How did Saint Anne, not mentioned in the Bible, become one of the most important saints of the Church’s second millennium? The answer has to do with the shifting role of the laity since the high Middle Ages and the central pivot point of the Incarnation in this shift. Let me begin with a personal anecdote.
On my mother’s side of the family, almost all of the women either bear the name Mary/Marie/Maria or Anne/Anna, or have one of those for their middle names. My mother’s name is Mary and her younger sister is Anne. This trend goes back several generations. My sisters and cousins have continued this trend this to a surprisingly large extent: I have one niece named Anna, one named Maria, and another with the middle name Ann, and there are next-gen Marys scattered throughout my extended family.
It’s worth noting that there are a few Joachims in my mother’s family tree as well! Oddly, perhaps, there are not so many Josephs. This is not entirely without significance, I suspect. Joseph holds a place of distinction in the roster of saints, but Our Lord Jesus Christ derives His sacred humanity through Joachim, Anne, and Mary, and not through Joseph.
What we know about Saint Joachim and Anne comes primarily from the Protoevangelium of James, an apocryphal work from about the year A.D. 145. It it a biography of the Virgin Mary, and includes the story of her barren mother miraculously conceiving and giving birth. The Protoevangelium was an extrememly popular work in the early Church, despite the fact that it never achieved canonical status (and was even condemned by various high-ranking clergymen and synods). Several feast days (The Nativity of Mary, The Presentation of Mary, Saints Joachim and Anne) derive directly from this text. Important iconographic details do as well, such as the motif of Mary weaving the temple veil at the time of the Annunciation.
All well and good! Now, to return to my opening question: if Saints Joachim and Anne were already well-known to Origen in the third century, why does the cult of Saint Anne become so important much later? The answer, as I have already indicated, involves the sanctity of marriage and the growth of popular devotion to the humanity of Christ, in the Real Presence, and in the devotio moderna styles of prayer such as the Stations of the Cross.
My account of this will necessarily be a summary that skips lots of details. If you would like to read more about this, I cannot recommend highly enough the two excellent books by my friend Rachel Fulton Brown: From Judgement to Passion and Mary and the Art of Prayer.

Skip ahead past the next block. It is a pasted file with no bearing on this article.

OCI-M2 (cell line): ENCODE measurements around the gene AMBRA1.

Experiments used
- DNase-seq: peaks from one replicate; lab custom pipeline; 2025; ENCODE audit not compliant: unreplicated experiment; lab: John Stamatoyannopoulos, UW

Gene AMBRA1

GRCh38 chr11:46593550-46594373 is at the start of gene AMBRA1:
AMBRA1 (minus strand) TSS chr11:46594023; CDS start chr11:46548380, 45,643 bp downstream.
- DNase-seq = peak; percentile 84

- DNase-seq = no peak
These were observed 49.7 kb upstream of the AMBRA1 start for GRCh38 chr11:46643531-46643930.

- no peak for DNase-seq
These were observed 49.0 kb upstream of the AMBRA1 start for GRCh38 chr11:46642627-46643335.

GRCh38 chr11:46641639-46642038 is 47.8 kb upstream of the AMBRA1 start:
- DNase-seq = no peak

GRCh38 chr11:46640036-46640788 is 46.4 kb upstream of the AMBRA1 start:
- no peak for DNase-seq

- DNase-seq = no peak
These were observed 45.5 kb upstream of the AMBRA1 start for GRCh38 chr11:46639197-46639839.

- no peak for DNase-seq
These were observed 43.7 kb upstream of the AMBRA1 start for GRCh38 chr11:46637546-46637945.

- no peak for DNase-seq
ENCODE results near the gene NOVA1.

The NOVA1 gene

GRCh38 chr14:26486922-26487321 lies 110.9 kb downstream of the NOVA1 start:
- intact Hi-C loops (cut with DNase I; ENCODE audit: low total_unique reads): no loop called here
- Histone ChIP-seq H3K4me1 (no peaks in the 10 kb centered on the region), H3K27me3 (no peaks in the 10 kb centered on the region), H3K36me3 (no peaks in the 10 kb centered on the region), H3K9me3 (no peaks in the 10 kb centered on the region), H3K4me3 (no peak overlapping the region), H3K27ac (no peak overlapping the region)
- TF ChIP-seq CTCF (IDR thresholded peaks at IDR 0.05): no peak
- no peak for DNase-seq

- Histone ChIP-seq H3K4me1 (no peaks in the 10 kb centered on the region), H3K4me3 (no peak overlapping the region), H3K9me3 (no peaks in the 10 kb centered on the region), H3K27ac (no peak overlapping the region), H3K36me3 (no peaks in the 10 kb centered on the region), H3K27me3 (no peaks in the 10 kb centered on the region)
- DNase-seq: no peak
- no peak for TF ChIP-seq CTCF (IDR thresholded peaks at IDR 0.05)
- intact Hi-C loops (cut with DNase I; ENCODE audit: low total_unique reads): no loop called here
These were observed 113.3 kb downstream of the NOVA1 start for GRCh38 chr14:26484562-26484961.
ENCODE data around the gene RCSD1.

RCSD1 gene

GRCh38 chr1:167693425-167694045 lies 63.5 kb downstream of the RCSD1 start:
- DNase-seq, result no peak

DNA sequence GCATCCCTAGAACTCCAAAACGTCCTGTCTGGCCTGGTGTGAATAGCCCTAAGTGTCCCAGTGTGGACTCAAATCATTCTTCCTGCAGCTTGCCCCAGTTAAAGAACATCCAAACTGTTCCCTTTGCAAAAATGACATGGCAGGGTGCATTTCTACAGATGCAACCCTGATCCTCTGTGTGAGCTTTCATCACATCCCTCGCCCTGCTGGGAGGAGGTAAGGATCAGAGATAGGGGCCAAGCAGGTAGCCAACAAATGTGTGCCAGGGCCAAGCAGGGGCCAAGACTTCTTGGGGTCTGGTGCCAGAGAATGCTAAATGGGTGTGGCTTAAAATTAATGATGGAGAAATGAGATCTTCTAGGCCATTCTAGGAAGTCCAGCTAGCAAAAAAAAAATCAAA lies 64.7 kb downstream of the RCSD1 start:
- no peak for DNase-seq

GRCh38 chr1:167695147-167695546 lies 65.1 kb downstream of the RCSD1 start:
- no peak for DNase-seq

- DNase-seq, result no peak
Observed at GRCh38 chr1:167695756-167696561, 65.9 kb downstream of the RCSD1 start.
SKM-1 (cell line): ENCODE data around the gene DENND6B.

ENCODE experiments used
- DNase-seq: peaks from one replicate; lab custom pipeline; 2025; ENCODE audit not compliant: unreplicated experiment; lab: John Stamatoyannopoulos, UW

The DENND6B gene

Saints Joachim and Anne grew in popularity along with the twelfth- and thirteenth-century movement to recognize marriage as a full-fledged sacrament, and therefore a conduit of grace. Holiness, in much of the early Church, was connected almost exclusively with virginity and celibacy (the renunciation of marriage), and therefore married persons were considered to occupy a lesser place in the Body of Christ. The marriage of Mary and Joseph did not function as easily as an icon of sanctifying marital love in part because of the miraculous nature of Christ’s conception of a virgin. As I mentioned above, the sacred humanity of Christ does not derive from Joseph. This shifts the focus back a generation to Joachim and Anne, and helps to set the stage for a growth in the interest in the Immaculate Conception.
Saint Anne is also linked to a growth in, and a desire for, female literacy. Many icons of Saint Anne with the Virgin Mary show her teaching the young girl to read. In the West, the Annunciation icon frequently depicts Mary reading her breviary or book of hours (again, read Mary and the Art of Prayer!). The books thus depicted were meant to encourage lay women to learn to read and to teach their daughters to read, as a stimulus to prayer. Saint Anne is important in this because Mary’s ability to read (in these accounts) is connected to her ability to hear and give her fiat to the angel Gabriel, thereby undoing the disobedience of Eve, who listened and followed the temptations of the serpent. Thus, Saint Anne’s tutelage of her daughter is closely linked with salvation.
Saint Anne would go on to have many powers attributed to her, particularly help in childbirth. In the case of Saint-Anne-de-Beaupre (the patron of Quebec), she would also be connected to the safety of merchant sailors. Last of all, Saint Joachim was reintroduced, in a sense, to this collection of devotions with the revision of the calendar, undoubtedly to underline the sanctity of marriage.
Since much of the devotion to Saint Anne in the last eight centuries has been driven by the interests of the laity, the music composed in her honor is largely paraliturgical. In our celebration of Solemn Vespers a week from Friday, we are able to make use of two of the best examples of the motets (choral pieces on sacred themes but not necessarily liturgical) in her honor. However, I was not able to track down any settings of the hymn proper to the feast. So Kevin Allen and I took this as another opportunity to co-compose a new piece for the liturgy. We are both very pleased with how it turned out, and we hope that many of our friends will be there to hear the premiere on Friday, July 26, at 7:00 p.m.!